Ohio Employment Lawyers
Employment law are those laws approved in Ohio that apply to employers, employees and independent contractors. These laws apply to every aspect of workplace endeavors, such as hiring policies, wage disputes, and firing of employees. Ohio's employment laws set forth particular mandates that need to be understood by both employers and employees.
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At-Will and Contract Employment
Most job relationships in Ohio are on the basis of "at will" employment, but in other cases there may be an employment contract with a specific term. "At will" employment implies that either the employee or the employer may end the relationship at any time, so long as the reason for the termination is not unlawful. If the employer and employee are working according to an employment contract, Ohio employment law will govern the different clauses contained in the contract.
The Law of Discrimination in Ohio
Ohio laws prohibiting discrimination typically apply at any stage of the employment process, including hiring, promotions and terminations. The laws of Ohio create different categories against which employers may not discriminate. These may include religion, national origin, age, gender, disability, and race. Discrimination in the workplace can often be challenging to determine. Ohio has many lawyers specializing in workplace discrimination who can be of assistance.
Ohio is a Midwestern state containing a large concentration of highly populated U.S. cities. Ohio's location and demographics make it somewhat of a "microcosm" of the U.S., as it features elements of eastern, western, northern, and southern cultures.
The state capitol building of Ohio is called The Ohio Statehouse and is located in the city of Columbus. Unlike most other state capitols, Ohio Statehouse's architecture does not resemble the U.S. capitol building. The Statehouse is home to the state legislature, the governor's office, and also contains a museum. Ohio's court system consists of the Courts of Common Pleas, the intermediate-level District Court system, and the "court of last resort", the Ohio Supreme Court.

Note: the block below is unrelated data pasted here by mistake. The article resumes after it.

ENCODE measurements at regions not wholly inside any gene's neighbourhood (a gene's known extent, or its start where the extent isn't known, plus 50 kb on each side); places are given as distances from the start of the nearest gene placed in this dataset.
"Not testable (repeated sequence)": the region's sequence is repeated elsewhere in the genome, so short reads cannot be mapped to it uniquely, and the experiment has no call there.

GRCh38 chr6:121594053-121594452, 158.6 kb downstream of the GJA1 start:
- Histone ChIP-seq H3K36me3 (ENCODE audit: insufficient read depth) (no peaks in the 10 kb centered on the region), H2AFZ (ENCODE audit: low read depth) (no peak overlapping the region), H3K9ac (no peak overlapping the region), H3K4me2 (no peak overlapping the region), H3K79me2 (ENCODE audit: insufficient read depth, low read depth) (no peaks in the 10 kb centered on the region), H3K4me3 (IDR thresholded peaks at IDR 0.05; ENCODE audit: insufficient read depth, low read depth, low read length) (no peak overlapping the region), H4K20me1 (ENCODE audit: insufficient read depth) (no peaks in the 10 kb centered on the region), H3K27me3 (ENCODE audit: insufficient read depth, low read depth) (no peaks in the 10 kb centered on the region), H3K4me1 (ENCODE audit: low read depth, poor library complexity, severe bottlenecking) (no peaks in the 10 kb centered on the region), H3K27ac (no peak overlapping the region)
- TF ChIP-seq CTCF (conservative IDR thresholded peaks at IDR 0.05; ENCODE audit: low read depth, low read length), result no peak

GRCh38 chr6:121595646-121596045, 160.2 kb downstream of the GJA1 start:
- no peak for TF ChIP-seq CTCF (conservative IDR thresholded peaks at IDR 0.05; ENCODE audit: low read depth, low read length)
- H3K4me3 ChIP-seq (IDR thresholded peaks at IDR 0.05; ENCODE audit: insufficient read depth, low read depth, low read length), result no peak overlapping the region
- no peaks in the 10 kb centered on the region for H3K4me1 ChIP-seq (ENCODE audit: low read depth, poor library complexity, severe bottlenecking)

The Ohio Supreme Court has produced several key decisions involving First Amendment issues and other Constitutional rights. Some of these include: Brandenburg v. Ohio (1969), establishing the "clear and present danger" doctrine; Minarcini v. Strongsville (Ohio) School District, addressing student library rights; and McIntyre v. Ohio Election Commission (1995), a case involving political speech.
Ohio lawyers can provide legal advice, represent clients in court, and assist persons with various legal needs. Lawyers in Ohio can typically be found practicing at the Courts of Common Pleas, where most claims originate. Attorneys in Ohio are on hand to help serve the needs of Ohio communities.